Mr. Seebohm Rowntree suggests that some system of family allowances should, if possible, be devised so that where the number of children exceeded three a sum of 5s. per child should be given. I am not convinced that the best way of helping is by helping with cash. I am not sure it would not be better to help in kind. I would like to subsidise consumption. I believe that if we were to do that the public money which would be spent would be spent to the greater interests of the consuming public. I think that there would be less waste. Those sections of the community that need adequate food could be dealt with better, because they go through public institutions. I would develop enormously the feeding of school children. I went the other day to see a canteen in a very up-to-date central school in a very Conservative county. I found there that over 400 children every day take a hot mid-day meal. Their parents pay for it. These children were benefiting enormously by it.

When I was at Geneva the other day we heard what they do in Scandinavian Countries. There they have what is called the Oslo breakfast. The Oslo breakfast is a scheme whereby every child who arrives half an hour before school opens in the morning gets a free breakfast of a glass of milk and bread and butter or margarine, with fruit, and also a cereal if possible. I do not necessarily advocate free meals to all children, or say that all children should have to pay for them. I think we must contemplate subsidising food. That is what I mean by subsidising consumption. I would not limit this help to children of school age. I would also extend it to the pre-school child. A large number of children that go to school have physical defects which did not mar them when they were born. I think we ought to develop nursery schools and do what we can to feed the children in those nursery schools.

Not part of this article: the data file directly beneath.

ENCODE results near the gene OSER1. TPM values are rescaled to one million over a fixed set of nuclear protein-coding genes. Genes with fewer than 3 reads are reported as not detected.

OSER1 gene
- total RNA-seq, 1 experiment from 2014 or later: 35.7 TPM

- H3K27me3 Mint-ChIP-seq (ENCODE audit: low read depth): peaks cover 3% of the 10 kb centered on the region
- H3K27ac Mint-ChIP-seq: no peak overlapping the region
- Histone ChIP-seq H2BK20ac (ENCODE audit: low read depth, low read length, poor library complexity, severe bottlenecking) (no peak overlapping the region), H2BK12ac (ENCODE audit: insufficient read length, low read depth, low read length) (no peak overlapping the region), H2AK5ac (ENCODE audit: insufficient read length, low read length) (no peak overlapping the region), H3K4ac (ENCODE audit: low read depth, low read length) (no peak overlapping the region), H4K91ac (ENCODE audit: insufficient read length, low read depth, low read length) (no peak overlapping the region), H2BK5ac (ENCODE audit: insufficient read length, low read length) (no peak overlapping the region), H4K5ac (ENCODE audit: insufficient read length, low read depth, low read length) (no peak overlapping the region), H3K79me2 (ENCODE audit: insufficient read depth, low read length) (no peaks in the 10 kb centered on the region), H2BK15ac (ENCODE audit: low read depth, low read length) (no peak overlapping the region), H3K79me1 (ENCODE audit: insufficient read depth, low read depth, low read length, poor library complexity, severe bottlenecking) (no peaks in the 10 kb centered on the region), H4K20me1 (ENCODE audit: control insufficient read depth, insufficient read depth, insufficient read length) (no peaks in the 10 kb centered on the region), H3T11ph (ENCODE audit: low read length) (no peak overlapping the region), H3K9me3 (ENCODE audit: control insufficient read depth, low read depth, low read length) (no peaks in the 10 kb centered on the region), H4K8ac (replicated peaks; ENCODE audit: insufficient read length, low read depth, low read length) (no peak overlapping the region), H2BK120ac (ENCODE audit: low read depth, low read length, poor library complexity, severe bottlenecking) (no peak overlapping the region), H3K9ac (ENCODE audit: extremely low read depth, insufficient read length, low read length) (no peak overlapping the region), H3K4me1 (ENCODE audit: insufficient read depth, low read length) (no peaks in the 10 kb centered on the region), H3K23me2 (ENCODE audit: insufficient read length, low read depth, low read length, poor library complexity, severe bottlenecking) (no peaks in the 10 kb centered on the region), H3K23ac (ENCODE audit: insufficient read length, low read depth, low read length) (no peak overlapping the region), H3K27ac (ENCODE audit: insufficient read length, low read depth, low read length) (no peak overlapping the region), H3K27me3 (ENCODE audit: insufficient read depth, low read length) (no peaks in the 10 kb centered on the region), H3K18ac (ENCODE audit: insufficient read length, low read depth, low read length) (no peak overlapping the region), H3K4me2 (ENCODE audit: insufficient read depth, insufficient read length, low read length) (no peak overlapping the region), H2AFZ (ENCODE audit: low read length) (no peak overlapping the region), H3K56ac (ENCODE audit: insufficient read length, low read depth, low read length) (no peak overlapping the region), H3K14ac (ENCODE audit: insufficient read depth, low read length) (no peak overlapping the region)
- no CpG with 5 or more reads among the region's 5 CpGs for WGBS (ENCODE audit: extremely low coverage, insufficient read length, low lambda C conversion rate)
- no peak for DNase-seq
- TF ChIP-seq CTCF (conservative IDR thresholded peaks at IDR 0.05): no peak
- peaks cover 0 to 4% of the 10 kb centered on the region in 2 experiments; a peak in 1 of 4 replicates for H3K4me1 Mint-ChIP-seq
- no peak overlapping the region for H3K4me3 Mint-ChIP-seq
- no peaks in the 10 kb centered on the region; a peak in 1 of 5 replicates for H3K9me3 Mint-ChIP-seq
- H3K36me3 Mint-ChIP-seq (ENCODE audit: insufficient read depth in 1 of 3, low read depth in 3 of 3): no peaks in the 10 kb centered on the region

I was glad to notice that in his circular to local authorities the Minister of Health urged local authorities to help mothers at maternity centres. If we were to spend the sum of money which Mr. Seebohm Rowntree suggests—£5,000,000 or £6,000,000—in subsidising food supplied at maternity centres and nursery schools and elementary schools, we should have a different population at no distant date. We should have a strong and happy race and we should have a far more prosperous agriculture, an agriculture on a much sounder basis. The health foods are the perishable foods—vegetables, fruits, milk, agricultural products in regard to which we have the benefit of a natural protection. Those are the commodities which are what I call the health foods. If we were to subsidise the consumption of those protective foods so that mothers, pre-school children and school children had enough of them, we should in the next generation have a very much stronger and healthier race and a much more prosperous agriculture.